Fifty years ago this Saturday, Stephen Stills, then in Buffalo Springfield, was on his way into Hollywood to hear live music on the Sunset Strip. But in one of those defining rock & roll moments, what he encountered was a rally: hundreds, if not thousands, of kids protesting a new curfew and the imminent closing of one club, Pandora’s Box, by way of a fake “funeral” for it.
“The commercial merchants on Sunset Boulevard in a certain area decided that the element of young people on the street every night was not conducive to commercial enterprise,” Stills said in a 1971 interview. “A bunch of kids got together on a street corner and said we aren’t moving. About three busloads of Los Angeles police showed up, who looked very much like storm troopers. … And I looked at it and said, ‘Jesus, America is in great danger.'”
Within weeks, Stills had written – and Buffalo Springfield had recorded – a song inspired by that night, “For What It’s Worth.” With its emphasis on Stills’ spooked voice, drummer Dewey Martin’s ominous snare drum and Neil Young’s warning-bell two-note guitar part in the verse, the track became the band’s only hit, peaking at Number Seven in the spring of 1967. Yet equally striking was its sound: The eerily quiet song captured the uneasy mood of the moment that extended beyond Los Angeles to Vietnam, and lyrics about “a man with a gun over there” and “young people speaking their minds/Getting so much resistance from behind” were the sound of the rock counterculture cementing its socially conscious voice.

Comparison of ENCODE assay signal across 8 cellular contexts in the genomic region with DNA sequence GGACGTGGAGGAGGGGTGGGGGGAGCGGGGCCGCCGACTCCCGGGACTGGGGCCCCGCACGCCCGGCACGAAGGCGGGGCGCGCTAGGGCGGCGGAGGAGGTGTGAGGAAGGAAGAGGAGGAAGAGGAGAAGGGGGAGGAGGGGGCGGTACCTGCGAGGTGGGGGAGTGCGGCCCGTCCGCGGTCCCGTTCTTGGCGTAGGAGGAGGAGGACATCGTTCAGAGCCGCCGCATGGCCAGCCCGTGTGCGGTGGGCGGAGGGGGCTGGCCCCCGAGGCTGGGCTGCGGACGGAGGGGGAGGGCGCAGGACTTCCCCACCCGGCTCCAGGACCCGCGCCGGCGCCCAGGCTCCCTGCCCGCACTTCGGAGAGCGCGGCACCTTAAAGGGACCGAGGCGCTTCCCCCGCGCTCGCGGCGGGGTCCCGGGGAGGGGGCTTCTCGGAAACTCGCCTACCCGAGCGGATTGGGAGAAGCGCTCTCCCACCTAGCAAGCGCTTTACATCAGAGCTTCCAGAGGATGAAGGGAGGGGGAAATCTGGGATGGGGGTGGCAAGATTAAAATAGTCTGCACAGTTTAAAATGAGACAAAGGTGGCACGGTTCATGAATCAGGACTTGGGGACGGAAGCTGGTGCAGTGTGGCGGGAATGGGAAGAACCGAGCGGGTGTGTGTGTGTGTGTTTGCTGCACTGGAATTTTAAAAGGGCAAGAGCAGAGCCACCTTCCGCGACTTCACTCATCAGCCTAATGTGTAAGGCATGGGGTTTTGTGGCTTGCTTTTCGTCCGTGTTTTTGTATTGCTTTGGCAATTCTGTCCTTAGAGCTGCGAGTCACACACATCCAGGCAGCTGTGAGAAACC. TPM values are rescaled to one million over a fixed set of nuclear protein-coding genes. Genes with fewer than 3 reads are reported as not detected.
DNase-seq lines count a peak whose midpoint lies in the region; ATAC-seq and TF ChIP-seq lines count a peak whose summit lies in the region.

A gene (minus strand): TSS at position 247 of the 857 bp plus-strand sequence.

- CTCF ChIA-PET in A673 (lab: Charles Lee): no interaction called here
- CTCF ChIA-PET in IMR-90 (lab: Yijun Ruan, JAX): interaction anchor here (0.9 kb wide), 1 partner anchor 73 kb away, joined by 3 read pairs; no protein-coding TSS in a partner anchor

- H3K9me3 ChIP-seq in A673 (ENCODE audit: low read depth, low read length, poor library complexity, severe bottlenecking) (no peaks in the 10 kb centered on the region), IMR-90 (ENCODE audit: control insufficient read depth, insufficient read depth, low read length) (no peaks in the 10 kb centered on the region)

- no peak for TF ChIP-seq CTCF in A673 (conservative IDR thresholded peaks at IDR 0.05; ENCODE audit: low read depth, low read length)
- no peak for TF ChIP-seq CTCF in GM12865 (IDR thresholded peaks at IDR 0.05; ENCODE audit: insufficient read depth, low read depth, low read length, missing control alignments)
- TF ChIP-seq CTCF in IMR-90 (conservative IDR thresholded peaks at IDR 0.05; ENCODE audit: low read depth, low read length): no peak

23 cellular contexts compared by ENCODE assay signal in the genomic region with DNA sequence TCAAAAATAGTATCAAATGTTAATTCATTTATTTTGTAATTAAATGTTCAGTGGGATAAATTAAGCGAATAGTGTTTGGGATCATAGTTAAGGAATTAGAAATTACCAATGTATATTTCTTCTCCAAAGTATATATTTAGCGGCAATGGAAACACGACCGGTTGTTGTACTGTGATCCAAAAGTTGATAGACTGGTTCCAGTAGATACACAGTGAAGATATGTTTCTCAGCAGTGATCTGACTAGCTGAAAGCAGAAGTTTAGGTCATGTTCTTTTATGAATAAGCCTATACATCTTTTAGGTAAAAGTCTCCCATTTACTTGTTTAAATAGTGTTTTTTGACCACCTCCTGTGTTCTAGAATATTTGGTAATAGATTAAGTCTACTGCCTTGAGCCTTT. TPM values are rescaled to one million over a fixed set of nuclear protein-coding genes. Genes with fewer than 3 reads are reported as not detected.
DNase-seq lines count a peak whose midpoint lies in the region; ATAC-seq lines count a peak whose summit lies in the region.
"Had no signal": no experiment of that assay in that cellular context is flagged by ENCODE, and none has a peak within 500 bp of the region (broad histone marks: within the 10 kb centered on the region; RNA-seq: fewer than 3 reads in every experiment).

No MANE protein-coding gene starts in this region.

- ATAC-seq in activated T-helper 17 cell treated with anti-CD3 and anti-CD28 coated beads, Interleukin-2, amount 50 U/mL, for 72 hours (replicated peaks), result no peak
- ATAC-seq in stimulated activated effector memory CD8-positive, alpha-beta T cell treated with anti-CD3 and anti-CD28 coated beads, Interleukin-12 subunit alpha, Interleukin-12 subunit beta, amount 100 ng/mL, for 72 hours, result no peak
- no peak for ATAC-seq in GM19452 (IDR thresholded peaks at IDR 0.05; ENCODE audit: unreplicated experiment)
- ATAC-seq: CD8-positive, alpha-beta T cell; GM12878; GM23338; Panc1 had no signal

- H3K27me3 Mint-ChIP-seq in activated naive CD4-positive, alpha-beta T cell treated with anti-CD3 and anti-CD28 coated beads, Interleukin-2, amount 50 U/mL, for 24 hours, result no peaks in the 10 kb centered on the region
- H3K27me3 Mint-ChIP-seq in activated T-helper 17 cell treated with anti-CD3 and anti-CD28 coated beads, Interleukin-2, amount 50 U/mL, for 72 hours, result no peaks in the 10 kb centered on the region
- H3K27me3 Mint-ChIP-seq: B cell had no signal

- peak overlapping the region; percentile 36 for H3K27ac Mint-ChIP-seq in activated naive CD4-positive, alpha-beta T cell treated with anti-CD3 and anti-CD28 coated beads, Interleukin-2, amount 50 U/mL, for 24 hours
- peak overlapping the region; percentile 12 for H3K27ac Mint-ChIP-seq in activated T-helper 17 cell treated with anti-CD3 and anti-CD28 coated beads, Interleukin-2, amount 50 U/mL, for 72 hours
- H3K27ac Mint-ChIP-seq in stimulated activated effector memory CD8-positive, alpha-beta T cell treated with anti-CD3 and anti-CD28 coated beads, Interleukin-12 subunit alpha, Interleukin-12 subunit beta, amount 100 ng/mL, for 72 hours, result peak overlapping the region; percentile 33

“For What It’s Worth” has transcended its origin story to become one of pop’s most-covered protest songs – a sort of “We Shall Overcome” of its time, its references to police, guns and paranoia remaining continually relevant. The Staple Singers were among the first to cover it, in 1967, but since then, it’s been recorded by a mind-bendingly diverse number of acts: Ozzy Osbourne turned it into a grim stomper, Lucinda Williams into a ghostly ballad, Kid Rock into a classic-rock homage, Rush into a swirling soundscape, Led Zeppelin (in live bootlegs) into languid blues. (Robert Plant also cut a version with his pre-Zep band, Band of Joy.) Public Enemy even sampled it on 1996’s “He Got Game.”
According to BMI, the song’s publishing house, “For What It’s Worth” been played 8 million times on TV and radio since its release. In 2014, it came in at number three on Rolling Stone‘s readers poll of the best protest songs. “The way it’s written, it’s so open to interpretation,” says Heart’s Ann Wilson, who released a cover last year on her first EP with side project the Ann Wilson Thing. “It’s so open that it’s brand new today. The main hook, ‘Everybody look what’s going down’ – you can apply that, to say, the current election. The song is going, ‘What the hell is this?’ You can apply the song to any situation in any decade.”
By 1966, the situation in Los Angeles was tense. An increasing number of clubgoers was descending on the Strip, irritating area residents and upscale boutiques, and the LAPD instigated a 10 p.m. curfew for anyone under 18. On the night of November 12th, a local radio station announced there would be a protest at Pandora’s Box. According to reports, a fight broke out for reasons having nothing to do with the curfew; a car carrying a group of Marines was bumped by another vehicle. Egged on by that fight, the protesters (some of whom carried placards that read “We’re Your Children! Don’t Destroy Us”) trashed a city bus and threw bottles and rocks at storefronts.